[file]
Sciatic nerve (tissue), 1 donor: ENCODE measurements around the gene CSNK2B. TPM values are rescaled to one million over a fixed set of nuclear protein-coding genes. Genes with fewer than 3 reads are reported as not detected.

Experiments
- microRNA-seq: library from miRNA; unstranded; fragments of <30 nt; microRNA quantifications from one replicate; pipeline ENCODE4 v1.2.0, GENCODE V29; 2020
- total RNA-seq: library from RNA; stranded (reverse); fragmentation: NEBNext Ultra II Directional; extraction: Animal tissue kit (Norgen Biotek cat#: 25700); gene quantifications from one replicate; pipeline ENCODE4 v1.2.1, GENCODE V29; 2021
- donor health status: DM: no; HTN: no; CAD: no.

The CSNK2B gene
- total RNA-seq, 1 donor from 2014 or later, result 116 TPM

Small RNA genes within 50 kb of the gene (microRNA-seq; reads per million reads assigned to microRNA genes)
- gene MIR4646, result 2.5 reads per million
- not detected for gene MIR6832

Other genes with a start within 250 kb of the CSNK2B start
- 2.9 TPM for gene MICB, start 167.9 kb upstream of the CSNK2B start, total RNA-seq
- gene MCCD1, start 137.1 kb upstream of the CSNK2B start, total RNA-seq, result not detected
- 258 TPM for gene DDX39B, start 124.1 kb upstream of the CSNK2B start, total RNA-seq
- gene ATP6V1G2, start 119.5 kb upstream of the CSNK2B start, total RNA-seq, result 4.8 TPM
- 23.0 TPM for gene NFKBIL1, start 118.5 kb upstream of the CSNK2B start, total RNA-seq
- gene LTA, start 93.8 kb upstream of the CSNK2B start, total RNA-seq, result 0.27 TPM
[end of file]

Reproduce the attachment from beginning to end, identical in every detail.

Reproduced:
Sciatic nerve (tissue), 1 donor: ENCODE measurements around the gene CSNK2B. TPM values are rescaled to one million over a fixed set of nuclear protein-coding genes. Genes with fewer than 3 reads are reported as not detected.

Experiments
- microRNA-seq: library from miRNA; unstranded; fragments of <30 nt; microRNA quantifications from one replicate; pipeline ENCODE4 v1.2.0, GENCODE V29; 2020
- total RNA-seq: library from RNA; stranded (reverse); fragmentation: NEBNext Ultra II Directional; extraction: Animal tissue kit (Norgen Biotek cat#: 25700); gene quantifications from one replicate; pipeline ENCODE4 v1.2.1, GENCODE V29; 2021
- donor health status: DM: no; HTN: no; CAD: no.

The CSNK2B gene
- total RNA-seq, 1 donor from 2014 or later, result 116 TPM

Small RNA genes within 50 kb of the gene (microRNA-seq; reads per million reads assigned to microRNA genes)
- gene MIR4646, result 2.5 reads per million
- not detected for gene MIR6832

Other genes with a start within 250 kb of the CSNK2B start
- 2.9 TPM for gene MICB, start 167.9 kb upstream of the CSNK2B start, total RNA-seq
- gene MCCD1, start 137.1 kb upstream of the CSNK2B start, total RNA-seq, result not detected
- 258 TPM for gene DDX39B, start 124.1 kb upstream of the CSNK2B start, total RNA-seq
- gene ATP6V1G2, start 119.5 kb upstream of the CSNK2B start, total RNA-seq, result 4.8 TPM
- 23.0 TPM for gene NFKBIL1, start 118.5 kb upstream of the CSNK2B start, total RNA-seq
- gene LTA, start 93.8 kb upstream of the CSNK2B start, total RNA-seq, result 0.27 TPM